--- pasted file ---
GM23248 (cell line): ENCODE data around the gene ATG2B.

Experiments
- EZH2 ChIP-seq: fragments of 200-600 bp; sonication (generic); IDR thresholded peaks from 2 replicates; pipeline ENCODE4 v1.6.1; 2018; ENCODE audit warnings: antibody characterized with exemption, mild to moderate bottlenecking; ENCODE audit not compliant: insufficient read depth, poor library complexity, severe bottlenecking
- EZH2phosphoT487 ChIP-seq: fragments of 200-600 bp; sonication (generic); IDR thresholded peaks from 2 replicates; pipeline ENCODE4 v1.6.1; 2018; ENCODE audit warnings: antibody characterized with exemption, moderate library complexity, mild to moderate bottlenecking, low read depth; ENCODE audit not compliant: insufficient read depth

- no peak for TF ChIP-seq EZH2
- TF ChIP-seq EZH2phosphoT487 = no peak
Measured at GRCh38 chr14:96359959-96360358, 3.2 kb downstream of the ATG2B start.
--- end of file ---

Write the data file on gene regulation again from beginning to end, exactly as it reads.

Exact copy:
GM23248 (cell line): ENCODE data around the gene ATG2B.

Experiments
- EZH2 ChIP-seq: fragments of 200-600 bp; sonication (generic); IDR thresholded peaks from 2 replicates; pipeline ENCODE4 v1.6.1; 2018; ENCODE audit warnings: antibody characterized with exemption, mild to moderate bottlenecking; ENCODE audit not compliant: insufficient read depth, poor library complexity, severe bottlenecking
- EZH2phosphoT487 ChIP-seq: fragments of 200-600 bp; sonication (generic); IDR thresholded peaks from 2 replicates; pipeline ENCODE4 v1.6.1; 2018; ENCODE audit warnings: antibody characterized with exemption, moderate library complexity, mild to moderate bottlenecking, low read depth; ENCODE audit not compliant: insufficient read depth

- no peak for TF ChIP-seq EZH2
- TF ChIP-seq EZH2phosphoT487 = no peak
Measured at GRCh38 chr14:96359959-96360358, 3.2 kb downstream of the ATG2B start.